Great Lakes Region: working together to curb the illegal exploitation of, and trade in, natural resources
22.06.2015 – With support from Germany and the EU, the International Conference on the Great Lakes Region (ICGLR) in Central Africa is tackling illegal resource exploitation and trade.
Gold, coltan,wolframite: great resource wealth lies underground in some Central African countries. Yet the benefits are rarely felt by local communities, as these resources, for which there is substantial international demand, are often extracted and traded illegally, depriving the countries concerned of tax revenue and economic development opportunities. Instead, the profits often flow to criminal organisations and armed groups, which use them to fund brutal conflicts. As a consequence, the entire region suffers.
Twelve countries around Africa’s Great Lakes, including Rwanda, Kenya, the Republic of the Congo and the Democratic Republic of the Congo, have therefore established the International Conference on the Great Lakes Region (ICGLR), a regional organisation which aims to promote peace, security, stability and development. A key goal is to curb the illegal trade in conflict resources.
The ICGLR Secretariat organises a regular exchange of information at the highest political level, mediates between national interests, and implements transboundary projects which aim, for example, to curb arms trafficking. The initiative receives financial assistance from the European Union (EU) and Germany. Practical support is provided by the Deutsche Gesellschaft für Internationale Zusammenarbeit (GIZ) GmbH and the German Federal Institute for Geosciences and Natural Resources (BGR) on behalf of the German Federal Ministry for Economic Cooperation and Development (BMZ).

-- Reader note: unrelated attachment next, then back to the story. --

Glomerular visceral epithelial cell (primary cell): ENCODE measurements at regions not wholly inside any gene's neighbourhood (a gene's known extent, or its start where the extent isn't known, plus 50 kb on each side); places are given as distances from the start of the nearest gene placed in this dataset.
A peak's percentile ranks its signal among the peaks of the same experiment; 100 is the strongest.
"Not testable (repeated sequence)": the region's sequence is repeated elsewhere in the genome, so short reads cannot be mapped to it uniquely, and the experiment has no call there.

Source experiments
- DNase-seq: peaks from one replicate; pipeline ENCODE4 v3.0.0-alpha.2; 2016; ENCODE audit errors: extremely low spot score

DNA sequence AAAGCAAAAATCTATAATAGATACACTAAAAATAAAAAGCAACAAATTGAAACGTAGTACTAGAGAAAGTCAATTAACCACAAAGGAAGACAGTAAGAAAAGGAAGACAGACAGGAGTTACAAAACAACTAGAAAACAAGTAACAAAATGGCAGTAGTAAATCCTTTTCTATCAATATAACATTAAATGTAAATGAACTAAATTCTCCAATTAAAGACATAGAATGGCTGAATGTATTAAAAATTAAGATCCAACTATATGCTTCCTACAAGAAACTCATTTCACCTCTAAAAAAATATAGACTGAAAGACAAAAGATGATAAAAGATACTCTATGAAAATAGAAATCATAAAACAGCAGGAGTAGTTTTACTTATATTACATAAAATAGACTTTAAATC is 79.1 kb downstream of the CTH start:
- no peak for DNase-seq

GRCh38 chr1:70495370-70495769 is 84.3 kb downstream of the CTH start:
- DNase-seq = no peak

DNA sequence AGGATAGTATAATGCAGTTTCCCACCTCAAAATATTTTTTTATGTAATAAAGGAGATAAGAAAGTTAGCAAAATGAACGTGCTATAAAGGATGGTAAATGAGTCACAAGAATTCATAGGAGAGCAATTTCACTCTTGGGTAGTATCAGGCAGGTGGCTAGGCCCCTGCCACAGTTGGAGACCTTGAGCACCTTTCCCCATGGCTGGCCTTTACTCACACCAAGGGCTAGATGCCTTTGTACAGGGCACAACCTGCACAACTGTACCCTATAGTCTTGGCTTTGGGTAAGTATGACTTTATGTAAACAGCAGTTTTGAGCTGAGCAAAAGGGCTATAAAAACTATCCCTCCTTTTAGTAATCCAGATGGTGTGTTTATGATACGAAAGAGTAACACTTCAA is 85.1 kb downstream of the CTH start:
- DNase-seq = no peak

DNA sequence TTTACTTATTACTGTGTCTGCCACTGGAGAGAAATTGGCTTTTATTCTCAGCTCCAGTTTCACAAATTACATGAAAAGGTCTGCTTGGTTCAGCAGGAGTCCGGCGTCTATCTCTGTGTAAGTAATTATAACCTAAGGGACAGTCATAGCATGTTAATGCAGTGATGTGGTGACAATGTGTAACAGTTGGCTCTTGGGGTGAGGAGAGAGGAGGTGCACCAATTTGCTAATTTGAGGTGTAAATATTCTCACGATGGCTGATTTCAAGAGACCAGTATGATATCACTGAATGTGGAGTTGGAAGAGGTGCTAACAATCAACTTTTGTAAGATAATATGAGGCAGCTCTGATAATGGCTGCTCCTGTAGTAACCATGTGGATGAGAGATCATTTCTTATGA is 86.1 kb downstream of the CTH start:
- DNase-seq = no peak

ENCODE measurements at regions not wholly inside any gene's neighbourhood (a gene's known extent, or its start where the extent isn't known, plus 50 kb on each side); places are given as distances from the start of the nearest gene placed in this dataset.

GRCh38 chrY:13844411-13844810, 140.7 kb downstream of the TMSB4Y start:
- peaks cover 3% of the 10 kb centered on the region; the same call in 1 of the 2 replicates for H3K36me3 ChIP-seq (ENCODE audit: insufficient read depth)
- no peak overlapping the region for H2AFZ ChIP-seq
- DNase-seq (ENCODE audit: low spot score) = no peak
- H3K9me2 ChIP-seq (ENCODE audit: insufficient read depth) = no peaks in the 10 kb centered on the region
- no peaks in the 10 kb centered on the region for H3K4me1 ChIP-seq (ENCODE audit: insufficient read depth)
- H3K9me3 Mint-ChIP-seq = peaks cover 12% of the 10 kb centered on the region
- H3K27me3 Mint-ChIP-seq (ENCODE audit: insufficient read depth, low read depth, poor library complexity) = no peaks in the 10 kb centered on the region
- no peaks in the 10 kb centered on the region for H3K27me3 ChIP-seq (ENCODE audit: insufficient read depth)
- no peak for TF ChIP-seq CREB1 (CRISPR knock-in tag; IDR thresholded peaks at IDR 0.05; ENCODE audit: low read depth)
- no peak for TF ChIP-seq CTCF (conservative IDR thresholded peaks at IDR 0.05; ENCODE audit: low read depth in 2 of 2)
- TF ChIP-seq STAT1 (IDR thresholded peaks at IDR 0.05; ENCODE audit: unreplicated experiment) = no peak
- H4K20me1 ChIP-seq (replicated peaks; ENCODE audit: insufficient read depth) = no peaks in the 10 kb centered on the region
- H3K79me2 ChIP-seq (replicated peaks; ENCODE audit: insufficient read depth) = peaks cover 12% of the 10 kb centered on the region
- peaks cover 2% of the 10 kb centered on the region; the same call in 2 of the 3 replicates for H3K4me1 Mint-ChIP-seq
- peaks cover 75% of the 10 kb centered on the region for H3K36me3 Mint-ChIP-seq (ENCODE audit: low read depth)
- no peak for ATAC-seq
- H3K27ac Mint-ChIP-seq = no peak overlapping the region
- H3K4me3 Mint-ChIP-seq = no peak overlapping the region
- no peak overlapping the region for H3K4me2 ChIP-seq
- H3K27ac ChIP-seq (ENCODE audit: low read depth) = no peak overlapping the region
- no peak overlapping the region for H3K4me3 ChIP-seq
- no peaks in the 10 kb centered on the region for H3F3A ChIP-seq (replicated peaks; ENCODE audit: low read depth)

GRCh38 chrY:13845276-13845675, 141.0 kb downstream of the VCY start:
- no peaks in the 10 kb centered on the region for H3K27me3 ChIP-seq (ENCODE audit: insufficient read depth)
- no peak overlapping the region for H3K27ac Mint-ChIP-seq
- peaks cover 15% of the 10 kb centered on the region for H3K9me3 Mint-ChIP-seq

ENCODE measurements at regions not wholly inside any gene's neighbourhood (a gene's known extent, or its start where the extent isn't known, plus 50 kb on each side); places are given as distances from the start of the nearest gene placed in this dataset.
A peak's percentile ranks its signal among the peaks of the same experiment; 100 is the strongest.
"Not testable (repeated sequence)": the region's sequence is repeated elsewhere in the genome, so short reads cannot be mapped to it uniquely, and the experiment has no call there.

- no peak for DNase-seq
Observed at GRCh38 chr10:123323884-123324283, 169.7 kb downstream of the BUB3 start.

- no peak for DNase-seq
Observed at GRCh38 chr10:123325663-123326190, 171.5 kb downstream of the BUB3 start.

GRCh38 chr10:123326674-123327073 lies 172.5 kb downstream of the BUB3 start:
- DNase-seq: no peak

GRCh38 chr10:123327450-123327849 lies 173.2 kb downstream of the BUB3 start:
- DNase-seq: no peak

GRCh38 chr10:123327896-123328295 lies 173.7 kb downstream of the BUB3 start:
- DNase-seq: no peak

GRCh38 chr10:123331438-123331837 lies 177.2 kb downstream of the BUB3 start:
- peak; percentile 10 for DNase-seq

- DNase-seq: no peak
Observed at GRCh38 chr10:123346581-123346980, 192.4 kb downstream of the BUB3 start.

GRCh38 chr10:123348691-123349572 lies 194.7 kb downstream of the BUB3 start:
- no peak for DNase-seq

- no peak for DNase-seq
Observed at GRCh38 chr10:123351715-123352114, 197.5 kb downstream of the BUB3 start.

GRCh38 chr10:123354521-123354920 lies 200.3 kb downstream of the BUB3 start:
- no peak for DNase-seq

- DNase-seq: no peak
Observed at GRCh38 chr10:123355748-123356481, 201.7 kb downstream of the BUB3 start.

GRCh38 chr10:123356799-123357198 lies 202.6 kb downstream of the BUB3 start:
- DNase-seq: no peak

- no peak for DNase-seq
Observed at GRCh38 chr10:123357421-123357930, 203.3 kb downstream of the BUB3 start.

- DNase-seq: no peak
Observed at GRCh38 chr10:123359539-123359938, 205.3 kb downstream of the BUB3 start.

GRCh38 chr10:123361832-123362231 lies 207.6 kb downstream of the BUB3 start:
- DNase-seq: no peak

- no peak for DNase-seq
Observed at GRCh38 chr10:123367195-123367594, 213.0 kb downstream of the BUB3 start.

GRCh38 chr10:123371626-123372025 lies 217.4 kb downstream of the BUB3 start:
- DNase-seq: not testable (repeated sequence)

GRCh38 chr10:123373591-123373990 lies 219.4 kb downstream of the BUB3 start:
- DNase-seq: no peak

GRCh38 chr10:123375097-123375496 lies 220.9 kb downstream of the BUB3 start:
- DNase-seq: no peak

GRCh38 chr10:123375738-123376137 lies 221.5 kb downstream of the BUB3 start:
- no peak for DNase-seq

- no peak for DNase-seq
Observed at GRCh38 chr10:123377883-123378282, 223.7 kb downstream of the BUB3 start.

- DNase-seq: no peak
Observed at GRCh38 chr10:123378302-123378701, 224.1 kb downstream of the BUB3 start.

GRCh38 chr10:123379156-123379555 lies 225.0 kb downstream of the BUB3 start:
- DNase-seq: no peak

Through GIZ’s contribution, in the form of advisory services and staff training, the International Conference on the Great Lakes Region (ICGLR) has gained in influence and now enjoys international recognition as a coordinating body.
A further task for the ICGLR is to harmonise national legislation whose purpose is to curb the illegal trade in natural resources. Uganda, Burundi, Rwanda and the Democratic Republic of the Congo have already aligned their laws with the regional agreements. In addition, efficient monitoring systems are required in order to detect and halt illegal transactions. After initial positive experience with anonymous reporting, this whistleblower system is now undergoing practical trials in eastern Congo.
The centrepiece of the resource initiative is a regional certification system designed to enhance transparency in the resource trade. Since late 2014, certificates for resource exports have been issued in Rwanda and the Democratic Republic of the Congo. The benefit is that holders of the certificates can thus demonstrate to buyers that the resources were extracted and are being traded legally in compliance with international standards. Foreign buyers, such as the electronics industry, are now demanding this type of evidence from suppliers.
In addition, the German Federal Institute for Geosciences and Natural Resources (BGR) is currently developing a proof of origin scheme for natural resources. Based on its system of analysis, it is possible to demonstrate beyond doubt which particular mine certain minerals come from, thus excluding any possibility of fraud.